Twenty years earlier, I would have welcomed a job like this enthusiastically, but right now, no schoolboy could have wended his way slower to school than me. A life of retirement, working at my own pace at my housewifely duties, or not working at all, had spoilt me, and I felt no desire to throw myself into the routine of a harried housewife who has to go to work.

The Principal enticed me pointing out that there were only ten students, and supported me by arranging for the classes to be held in a spare room on the ground floor, instead of the second floor room, out of consideration for my creaking joints and grey hair.

And so I started and it was interesting to be in touch again with the writers and poets whose works (I had been an English Literature student at college) formed part of the syllabus. I found I enjoyed teaching the youngsters, and interacting with them. They were intelligent, attentive, and eager to learn. But I wondered if they were happy with my methods, and getting the right learning from me - my teaching experience was dated, more than 40 years ago! After all they are going to write the Board exams next year.

Today they set my fears to rest. They knew this was my last class. They presented me a ‘Thank You’ card made on an A4 sheet, and signed with all their names. “We want you to come back,” said one of them. “We like the way you teach,” said another, and when they all chorused “Yes” to that, I was touched.

When I took leave of the Principal, she said that the children had told her they did not want me to leave. I felt that I must have done something right.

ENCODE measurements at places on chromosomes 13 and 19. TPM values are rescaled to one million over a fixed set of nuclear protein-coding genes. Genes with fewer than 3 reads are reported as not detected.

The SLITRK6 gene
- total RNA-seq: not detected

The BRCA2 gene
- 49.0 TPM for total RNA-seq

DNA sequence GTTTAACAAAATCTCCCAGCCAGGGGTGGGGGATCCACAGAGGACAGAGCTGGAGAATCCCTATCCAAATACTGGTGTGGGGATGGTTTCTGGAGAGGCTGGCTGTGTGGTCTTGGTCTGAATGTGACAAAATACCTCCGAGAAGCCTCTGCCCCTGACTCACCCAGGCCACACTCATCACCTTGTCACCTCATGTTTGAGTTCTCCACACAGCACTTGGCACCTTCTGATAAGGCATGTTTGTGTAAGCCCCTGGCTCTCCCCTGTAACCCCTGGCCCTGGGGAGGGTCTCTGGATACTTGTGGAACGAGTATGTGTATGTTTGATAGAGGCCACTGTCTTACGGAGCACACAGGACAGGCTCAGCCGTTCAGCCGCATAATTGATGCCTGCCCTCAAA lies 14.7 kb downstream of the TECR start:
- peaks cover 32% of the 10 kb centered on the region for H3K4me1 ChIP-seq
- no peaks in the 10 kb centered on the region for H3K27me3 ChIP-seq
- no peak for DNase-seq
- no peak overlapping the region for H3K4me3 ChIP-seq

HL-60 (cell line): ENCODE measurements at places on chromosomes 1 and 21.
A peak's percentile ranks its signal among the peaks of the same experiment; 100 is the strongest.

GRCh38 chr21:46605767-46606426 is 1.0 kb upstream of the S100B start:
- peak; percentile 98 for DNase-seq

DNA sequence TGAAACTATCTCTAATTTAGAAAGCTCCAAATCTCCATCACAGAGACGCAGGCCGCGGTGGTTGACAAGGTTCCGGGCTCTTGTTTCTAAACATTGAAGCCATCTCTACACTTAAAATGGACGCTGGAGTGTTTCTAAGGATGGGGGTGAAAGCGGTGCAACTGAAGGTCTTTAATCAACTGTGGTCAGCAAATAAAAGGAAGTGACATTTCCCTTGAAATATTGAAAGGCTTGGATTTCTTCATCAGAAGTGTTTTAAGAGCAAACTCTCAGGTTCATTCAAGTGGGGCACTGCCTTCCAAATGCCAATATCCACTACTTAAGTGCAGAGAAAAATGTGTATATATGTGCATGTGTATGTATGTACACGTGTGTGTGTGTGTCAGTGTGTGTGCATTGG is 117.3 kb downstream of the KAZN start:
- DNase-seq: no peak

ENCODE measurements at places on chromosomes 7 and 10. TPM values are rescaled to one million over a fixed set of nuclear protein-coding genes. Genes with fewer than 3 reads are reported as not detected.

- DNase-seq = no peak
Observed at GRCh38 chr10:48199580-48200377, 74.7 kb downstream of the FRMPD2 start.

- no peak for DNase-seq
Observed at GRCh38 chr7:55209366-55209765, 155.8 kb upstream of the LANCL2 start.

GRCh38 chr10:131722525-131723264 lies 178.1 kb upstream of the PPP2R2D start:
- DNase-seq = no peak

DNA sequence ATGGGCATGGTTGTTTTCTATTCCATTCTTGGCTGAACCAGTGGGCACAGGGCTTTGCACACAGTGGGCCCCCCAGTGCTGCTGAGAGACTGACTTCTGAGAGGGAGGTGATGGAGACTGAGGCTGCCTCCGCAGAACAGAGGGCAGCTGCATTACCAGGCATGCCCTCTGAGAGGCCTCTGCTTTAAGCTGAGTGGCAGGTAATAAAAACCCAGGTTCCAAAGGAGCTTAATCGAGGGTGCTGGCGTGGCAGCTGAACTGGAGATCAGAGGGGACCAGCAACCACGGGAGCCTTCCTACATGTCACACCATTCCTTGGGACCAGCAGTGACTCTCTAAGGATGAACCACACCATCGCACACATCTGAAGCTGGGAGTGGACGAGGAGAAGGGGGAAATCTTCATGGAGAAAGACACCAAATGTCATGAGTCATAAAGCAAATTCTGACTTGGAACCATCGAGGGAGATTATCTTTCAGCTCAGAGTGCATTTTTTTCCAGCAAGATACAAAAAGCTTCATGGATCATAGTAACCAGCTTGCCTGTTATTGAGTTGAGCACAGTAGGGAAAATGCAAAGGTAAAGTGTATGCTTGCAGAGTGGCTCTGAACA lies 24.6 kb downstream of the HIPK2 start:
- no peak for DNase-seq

Sunday, 11 July 2010


In the few months I was at Newport, one of the first things I would do every morning was to gaze at the New York skyline, visible from our 10th floor apartment.  The view was the same, yet ever changing.  I was simply fascinated by it, and the different views I could see each day.  I managed to take some photos at different times on many days (September 2009 to February 2010 - some of the dates are misleading because I goofed up and did not set the date on the camera! )

Each one seemed to reflect a mood with the skies also changing colours dramatically and creating interesting backgrounds.
More pictures here

Tuesday, 18 May 2010


There is no pleasing some people. Sweltering in the May heat here in  Chennai, and sweating profusely, I long for the the cool climes with Samyukta in Newport, Jersey City, just across the river from New York where her parents work. And there in the winter, I longed for the warm (?) sunshine of Chennai

Though we have visited our family before, it has always been in the summer. This was the first time we were there in the winter. (Other winters I experienced were in Delhi which now seem comparatively mild, where I grew up, and in Manchester, UK where we spent a couple of years, comparable to the New York one).The cold was something terrible. Inside the building there was no discomfort, but stepping out made me miserable. Any exposed part would turn red and start itching. I would be well wrapped up, right up to my ears, but my cheeks and nose suffered.